Rep. Ben McAdams is seemingly in a good position with voters in his 4th Congressional District as he aims for another term in Washington according to a new survey.
McAdams, who is widely seen as one of the most vulnerable Democrats in Congress, has the highest approval rating of any of Utah’s House members according to a new UtahPolicy.com/KUTV 2News survey.
The poll, conducted by Y2 Analytics finds 59 percent of voters in Utah’s 4th District either “strongly” or “somewhat” approve of his job performance, while 34 percent disapprove. 8 percent had no opinion.
A +25 net approval rating 5 months out from election day is good news for McAdams, who is expected to come under heavy electoral fire from Republicans who are seeking to reclaim the seat he captured by fewer than 700 votes in 2018. National Republicans will likely carpet bomb the airwaves ahead of November attempting to bring that approval rating down.
The latest poll is a dramatic reversal for McAdams, who saw his job approval ratings fall by 11 points during the impeachment drama. McAdams ultimately voted to impeach the president for his actions in the Ukraine scandal. Trump was ultimately acquitted by the Senate, with Sen. Mitt Romney the only Republican to vote to remove him from office.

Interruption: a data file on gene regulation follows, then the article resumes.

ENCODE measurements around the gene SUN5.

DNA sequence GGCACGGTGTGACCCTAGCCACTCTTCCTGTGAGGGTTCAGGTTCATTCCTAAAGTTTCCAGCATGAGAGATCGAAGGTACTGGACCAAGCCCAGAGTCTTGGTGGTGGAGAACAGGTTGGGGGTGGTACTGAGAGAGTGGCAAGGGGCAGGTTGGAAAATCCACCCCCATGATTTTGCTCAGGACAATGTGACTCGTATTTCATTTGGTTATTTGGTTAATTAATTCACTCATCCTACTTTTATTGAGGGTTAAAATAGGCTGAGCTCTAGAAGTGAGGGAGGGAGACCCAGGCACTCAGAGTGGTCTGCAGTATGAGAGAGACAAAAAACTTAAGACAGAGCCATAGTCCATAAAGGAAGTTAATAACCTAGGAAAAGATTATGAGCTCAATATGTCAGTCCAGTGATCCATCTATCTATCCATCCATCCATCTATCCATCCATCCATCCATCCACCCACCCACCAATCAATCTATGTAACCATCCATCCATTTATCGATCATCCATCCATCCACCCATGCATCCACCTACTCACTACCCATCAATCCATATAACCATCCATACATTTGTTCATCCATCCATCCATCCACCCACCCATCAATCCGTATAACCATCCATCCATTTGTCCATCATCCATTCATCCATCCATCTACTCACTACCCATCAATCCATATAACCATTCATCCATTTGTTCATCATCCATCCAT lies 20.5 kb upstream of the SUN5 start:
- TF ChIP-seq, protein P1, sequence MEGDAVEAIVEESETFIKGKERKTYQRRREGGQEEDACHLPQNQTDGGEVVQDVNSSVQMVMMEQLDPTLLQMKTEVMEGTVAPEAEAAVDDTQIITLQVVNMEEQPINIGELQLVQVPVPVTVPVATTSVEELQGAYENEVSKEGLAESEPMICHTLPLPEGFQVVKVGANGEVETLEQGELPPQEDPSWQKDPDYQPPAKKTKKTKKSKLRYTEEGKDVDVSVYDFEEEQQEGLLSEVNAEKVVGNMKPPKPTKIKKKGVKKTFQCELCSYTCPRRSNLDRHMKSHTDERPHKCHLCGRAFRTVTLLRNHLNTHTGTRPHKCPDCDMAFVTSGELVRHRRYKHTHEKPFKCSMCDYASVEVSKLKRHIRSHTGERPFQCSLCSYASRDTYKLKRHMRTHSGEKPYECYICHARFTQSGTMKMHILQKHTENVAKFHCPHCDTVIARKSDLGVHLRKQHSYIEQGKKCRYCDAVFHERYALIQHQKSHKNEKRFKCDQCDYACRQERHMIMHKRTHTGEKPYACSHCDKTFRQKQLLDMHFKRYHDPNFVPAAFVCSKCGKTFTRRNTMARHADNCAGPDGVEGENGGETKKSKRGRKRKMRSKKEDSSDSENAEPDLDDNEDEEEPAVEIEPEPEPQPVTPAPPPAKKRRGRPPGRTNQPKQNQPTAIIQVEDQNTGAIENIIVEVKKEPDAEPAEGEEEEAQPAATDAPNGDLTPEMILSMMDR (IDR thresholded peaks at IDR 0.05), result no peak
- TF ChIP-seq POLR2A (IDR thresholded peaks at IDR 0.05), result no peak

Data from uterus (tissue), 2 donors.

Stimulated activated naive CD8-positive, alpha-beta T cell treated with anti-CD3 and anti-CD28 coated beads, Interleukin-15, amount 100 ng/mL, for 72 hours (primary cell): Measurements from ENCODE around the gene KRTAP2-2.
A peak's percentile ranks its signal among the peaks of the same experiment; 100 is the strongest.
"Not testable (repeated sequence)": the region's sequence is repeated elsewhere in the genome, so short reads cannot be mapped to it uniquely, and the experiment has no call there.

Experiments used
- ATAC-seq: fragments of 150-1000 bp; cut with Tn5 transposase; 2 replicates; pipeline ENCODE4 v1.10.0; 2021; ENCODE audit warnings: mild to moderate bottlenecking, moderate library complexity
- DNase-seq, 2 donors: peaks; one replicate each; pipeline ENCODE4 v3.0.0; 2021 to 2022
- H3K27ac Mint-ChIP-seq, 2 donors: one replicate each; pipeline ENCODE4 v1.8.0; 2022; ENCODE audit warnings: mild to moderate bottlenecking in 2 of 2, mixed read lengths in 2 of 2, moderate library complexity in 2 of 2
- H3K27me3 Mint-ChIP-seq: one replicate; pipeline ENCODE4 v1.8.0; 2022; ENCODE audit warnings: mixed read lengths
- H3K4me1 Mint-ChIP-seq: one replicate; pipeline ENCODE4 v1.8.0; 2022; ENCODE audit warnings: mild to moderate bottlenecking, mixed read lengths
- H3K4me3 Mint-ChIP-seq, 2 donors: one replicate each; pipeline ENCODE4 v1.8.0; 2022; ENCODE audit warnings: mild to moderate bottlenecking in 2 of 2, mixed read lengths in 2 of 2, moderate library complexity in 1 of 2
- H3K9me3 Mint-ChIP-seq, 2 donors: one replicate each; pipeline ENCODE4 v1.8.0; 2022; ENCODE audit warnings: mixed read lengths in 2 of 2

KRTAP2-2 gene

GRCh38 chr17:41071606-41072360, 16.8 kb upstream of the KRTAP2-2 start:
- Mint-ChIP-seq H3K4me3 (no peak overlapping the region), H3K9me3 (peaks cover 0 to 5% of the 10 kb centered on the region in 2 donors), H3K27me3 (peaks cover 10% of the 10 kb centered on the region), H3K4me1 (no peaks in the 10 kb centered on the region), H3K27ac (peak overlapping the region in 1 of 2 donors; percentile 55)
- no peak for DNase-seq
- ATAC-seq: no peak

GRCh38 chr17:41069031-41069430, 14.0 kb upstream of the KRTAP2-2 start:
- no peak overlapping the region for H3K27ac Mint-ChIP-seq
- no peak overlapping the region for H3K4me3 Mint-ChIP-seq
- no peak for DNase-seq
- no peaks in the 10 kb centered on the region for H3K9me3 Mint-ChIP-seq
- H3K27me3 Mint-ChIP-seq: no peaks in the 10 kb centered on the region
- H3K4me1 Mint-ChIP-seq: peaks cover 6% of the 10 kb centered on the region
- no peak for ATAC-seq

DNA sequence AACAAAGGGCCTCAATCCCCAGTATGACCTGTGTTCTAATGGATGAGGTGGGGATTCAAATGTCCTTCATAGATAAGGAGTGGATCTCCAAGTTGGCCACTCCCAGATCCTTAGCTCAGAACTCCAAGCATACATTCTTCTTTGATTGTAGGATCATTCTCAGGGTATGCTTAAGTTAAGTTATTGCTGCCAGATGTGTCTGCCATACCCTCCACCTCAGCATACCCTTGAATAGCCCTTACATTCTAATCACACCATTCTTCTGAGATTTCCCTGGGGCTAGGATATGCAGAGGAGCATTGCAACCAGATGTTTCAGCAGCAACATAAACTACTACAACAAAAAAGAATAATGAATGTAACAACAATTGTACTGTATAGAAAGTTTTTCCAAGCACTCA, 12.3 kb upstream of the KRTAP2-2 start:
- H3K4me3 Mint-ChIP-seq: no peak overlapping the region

UtahPolicy.com and KUTV 2News pollster Kelly Patterson of Y2 Analytics says McAdams’ constituents likely haven’t forgotten his role in impeachment, but he has benefitted from news coverage shifting focus since February.
“Voters do not necessarily forgive politicians because an approval rating is often a running tally of the good and bad publicity that a politician receives filtered through the lens of partisanship. A politician who has an increasing approval rating normally benefits from a steady diet of good news that has replaced the bad news,” he said.
Both men and women voters approve of McAdams' performance in office, but women view him much more favorably. 65 percent of women approve of his job performance, while only 52 percent of men do.
Rep. Chris Stewart has seen his approval rating among voters in the 2nd Congressional District rise 6 points from our February survey to 44 percent. But, his disapproval ratings have also risen during the same time to 44 percent, leaving his net approval rating at zero. 13 percent of voters said they had no opinion.
Despite those numbers, Stewart is considered a safe bet to win another term in November. Utah’s 2nd District carries a Cook Political Report rating of R+16, which indicates it would be a tall order for a Democrat to unseat him.
“Normally a politician does not want to be below 50 percent,” said Patterson. “But Representative Stewart occupies a district where a lack of general popularity does not undermine much his chances for re-election.”
The biggest jump in approval ratings belongs to Rep. John Curtis, who saw a 14 percent increase in approval from 40 percent in February to 54 percent now.
Curtis will face off against Democrat Devin Thorpe in November, but he also sits in a safe district for Republicans, rated as a 25 point GOP advantage by the Cook Political Report.
Rep. Rob Bishop is retiring from the 1st District seat after 9 terms in Washington. He is leaving with a flat net approval rating as 42 percent of voters there approve of his job performance and 42 percent say they disapprove. Bishop is running for Lt. Governor as part of Republican Thomas Wright’s gubernatorial ticket.